Business Briefs
Reported by Star-Bulletin staff & wire

Friday, April 18, 2003



Tourism ads to start running in Japan

The state is initiating a tourism marketing campaign in Japan in the aftermath of the war in Iraq, and is planning to spend $2 million on advertising and promotion there starting May 6.

The Hawaii Tourism Authority and Hawaii Visitors & Convention Bureau ceased advertising the state when the war started last month. The new campaign will include four waves of ads placed in major Japanese newspapers, travel agent seminars to be held in eight cities and cooperative television ads.

As of yesterday, Japanese visitor arrivals to Hawaii in April were down 28 percent compared with last year, which was a bad year because of the terrorist attacks.

Local tourism officials this week began running television ads on the U.S. West Coast, in Los Angeles, Denver, Phoenix and San Francisco, costing $265,000 in state funds. Next week, ads will begin on the East Coast, in Houston, Dallas, Chicago and New York, costing $175,000.

The funds come from $3.4 million saved when the bureau canceled advertising and shifted programs.

Union leader denies shove

Local 5 leader Eric Gill has denied he shoved the union's president, Orlando Soriano, and is contesting a temporary restraining order Soriano obtained against Gill earlier this month.

A hearing was held on the restraining order yesterday morning in state District Court, and a further hearing will be held. The order remains in effect, and Gill cannot come into contact with Soriano, even though the two must work in the same offices at 1050 Queen St.

Ala Moana Hotel staff OKs deal

Union workers at the 1,152-room Ala Moana Hotel in Waikiki have ratified a four-year contract, retroactive to 2002, that has similar terms as union contracts recently reached with other major area hotels.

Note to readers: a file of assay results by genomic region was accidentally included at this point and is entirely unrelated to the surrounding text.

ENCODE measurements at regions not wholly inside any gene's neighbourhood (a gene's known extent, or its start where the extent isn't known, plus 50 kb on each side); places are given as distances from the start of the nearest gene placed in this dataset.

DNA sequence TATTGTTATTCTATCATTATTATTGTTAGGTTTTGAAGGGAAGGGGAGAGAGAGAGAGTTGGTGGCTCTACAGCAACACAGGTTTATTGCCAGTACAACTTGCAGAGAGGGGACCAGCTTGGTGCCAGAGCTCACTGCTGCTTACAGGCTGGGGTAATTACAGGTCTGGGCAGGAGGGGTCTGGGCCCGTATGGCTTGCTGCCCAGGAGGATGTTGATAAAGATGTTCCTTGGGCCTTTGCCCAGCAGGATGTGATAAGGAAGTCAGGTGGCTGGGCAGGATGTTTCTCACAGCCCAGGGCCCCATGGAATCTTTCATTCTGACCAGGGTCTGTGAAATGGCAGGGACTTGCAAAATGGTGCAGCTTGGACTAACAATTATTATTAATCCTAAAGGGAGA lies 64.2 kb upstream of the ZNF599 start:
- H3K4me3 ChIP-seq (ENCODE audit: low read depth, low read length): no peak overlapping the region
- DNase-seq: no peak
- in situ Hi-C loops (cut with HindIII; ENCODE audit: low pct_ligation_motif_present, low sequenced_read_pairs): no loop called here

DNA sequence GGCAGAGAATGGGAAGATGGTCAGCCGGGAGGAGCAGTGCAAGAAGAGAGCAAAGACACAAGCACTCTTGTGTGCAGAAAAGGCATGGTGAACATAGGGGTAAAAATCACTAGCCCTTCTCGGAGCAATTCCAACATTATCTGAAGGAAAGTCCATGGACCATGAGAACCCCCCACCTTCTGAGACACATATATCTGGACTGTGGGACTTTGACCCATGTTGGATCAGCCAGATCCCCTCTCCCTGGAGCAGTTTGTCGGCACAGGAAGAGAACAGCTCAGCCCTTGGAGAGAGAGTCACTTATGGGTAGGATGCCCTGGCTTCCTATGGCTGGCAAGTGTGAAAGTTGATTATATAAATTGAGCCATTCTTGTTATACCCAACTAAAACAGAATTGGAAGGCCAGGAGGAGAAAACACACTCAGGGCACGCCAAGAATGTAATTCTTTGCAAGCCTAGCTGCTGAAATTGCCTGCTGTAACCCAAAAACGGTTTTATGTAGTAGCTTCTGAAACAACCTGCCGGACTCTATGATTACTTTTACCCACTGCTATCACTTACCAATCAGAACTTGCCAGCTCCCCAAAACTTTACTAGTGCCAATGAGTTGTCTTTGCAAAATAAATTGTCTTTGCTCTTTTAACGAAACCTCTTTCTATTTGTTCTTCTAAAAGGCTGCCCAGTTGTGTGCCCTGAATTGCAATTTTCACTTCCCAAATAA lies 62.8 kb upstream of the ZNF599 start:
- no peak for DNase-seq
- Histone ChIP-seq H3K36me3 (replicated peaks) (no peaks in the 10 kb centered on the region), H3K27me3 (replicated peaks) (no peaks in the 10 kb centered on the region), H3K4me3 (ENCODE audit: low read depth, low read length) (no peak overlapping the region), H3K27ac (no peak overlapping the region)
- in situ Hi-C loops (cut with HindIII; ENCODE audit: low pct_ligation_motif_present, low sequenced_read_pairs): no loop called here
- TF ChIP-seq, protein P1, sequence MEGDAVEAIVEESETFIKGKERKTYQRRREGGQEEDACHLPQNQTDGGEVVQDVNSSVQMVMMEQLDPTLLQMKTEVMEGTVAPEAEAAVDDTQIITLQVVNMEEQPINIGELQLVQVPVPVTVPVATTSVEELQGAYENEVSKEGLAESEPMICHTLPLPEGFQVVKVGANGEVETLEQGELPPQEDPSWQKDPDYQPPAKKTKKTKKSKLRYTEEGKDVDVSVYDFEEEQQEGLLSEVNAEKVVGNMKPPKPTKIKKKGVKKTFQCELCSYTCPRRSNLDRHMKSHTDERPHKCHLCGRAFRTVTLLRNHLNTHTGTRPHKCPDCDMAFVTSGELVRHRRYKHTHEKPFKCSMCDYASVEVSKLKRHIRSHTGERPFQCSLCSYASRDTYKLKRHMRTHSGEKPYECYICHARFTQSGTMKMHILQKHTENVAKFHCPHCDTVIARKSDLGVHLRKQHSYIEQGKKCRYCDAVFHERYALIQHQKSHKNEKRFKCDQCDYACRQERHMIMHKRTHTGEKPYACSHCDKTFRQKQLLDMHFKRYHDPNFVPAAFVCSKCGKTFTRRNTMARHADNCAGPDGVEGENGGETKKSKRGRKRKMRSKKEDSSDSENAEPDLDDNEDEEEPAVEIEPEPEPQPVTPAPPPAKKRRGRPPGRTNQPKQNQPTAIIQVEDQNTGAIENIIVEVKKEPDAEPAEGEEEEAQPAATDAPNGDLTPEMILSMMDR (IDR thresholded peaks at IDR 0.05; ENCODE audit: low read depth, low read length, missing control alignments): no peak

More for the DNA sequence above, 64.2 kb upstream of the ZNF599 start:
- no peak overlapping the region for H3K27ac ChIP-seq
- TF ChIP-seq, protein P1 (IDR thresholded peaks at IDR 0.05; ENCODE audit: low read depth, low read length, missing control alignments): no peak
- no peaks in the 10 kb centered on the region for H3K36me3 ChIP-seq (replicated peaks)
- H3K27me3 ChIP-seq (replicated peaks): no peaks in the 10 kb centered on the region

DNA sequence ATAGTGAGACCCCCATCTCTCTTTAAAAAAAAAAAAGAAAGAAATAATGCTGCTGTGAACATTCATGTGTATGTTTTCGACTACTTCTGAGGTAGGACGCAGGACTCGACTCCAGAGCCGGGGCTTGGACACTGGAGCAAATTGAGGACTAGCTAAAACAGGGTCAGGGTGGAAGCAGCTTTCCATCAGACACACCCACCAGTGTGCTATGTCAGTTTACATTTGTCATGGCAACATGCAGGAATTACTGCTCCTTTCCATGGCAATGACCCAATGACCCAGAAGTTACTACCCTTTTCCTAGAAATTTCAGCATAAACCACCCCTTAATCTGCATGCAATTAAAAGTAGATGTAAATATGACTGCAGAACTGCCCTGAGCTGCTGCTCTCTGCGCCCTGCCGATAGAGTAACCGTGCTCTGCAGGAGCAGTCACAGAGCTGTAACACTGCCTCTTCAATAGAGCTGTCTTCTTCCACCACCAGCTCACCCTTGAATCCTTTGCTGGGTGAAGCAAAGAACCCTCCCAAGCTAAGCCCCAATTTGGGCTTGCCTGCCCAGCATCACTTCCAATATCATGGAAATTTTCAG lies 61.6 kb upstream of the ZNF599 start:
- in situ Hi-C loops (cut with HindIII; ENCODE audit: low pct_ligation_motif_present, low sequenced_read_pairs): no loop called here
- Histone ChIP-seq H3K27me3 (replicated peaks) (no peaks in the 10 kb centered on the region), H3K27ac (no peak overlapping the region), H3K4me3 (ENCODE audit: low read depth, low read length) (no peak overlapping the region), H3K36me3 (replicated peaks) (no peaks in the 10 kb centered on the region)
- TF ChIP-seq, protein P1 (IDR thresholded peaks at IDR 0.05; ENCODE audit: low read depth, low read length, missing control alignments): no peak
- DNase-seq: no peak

Of the 420 union employees at the hotel, 202 voted in favor of the contract, while 24 voted against it. The ratification vote took place April 9.

The 11,000-member Hotel Employees & Restaurant Employees Local 5 is seeking contract settlements with the Imperial Hawaii Resort time-share in Waikiki, and the Turtle Bay Resort on the Oahu North Shore. The union recently reached a settlement with Royal Kona Resort on the Big Island that has not yet been ratified.

Hawaii retailers talk strategy

Leading island retailers will talk Tuesday about how they and others are coping with the sluggish economy, dropping visitor counts, fears created by the war in Iraq and now SARS.

Sales & Marketing Executives of Honolulu will stage the panel discussion at a $40-a-head luncheon at the Hawaii Prince Hotel. The moderator will be John Geppert, director of Tiffany & Co. and chairman of the Retail Merchants of Hawaii. The scheduled speakers are Joyce Okano Reed, regional vice president of Chanel; Mark Hollander, president and CEO of Crazy Shirts; and Robert Taylor, president and CEO of Maui Divers.

The association said the session is aimed at showing how Hawaii retailers are changing their marketing techniques in the face of the current adversity.

Program details are available on the Web site Registration can be done online or by calling 537-1158.

China growth triggers overheating fears

BEIJING >> China's awesome 9.9 percent economic growth in the first quarter sparked debate in state media today about whether the economy is overheating and if the government should do anything about it.

The first-quarter growth was well above the government target of 7 percent for the year and puts China on pace to beat last year's 8 percent growth.

Some economists said power shortages, skyrocketing property investment and rising prices pointed to unsustainable growth. Others insisted the economy was healthy but faced uncertainties such as a sluggish global environment and the deadly SARS virus.

China has maintained an expansionary fiscal policy since 1998, issuing tens of billions of dollars in special bonds to fund infrastructure projects.

Daiei operating profit rises 7.9 percent

KOBE, Japan >> Daiei Inc., Japan's most indebted retailer, reported that second-half operating profit rose 7.9 percent from the same period a year earlier. The supermarket chain's operating profit, or sales minus the cost of goods sold and administrative expenses, was $169 million for the six months ended Feb. 28.


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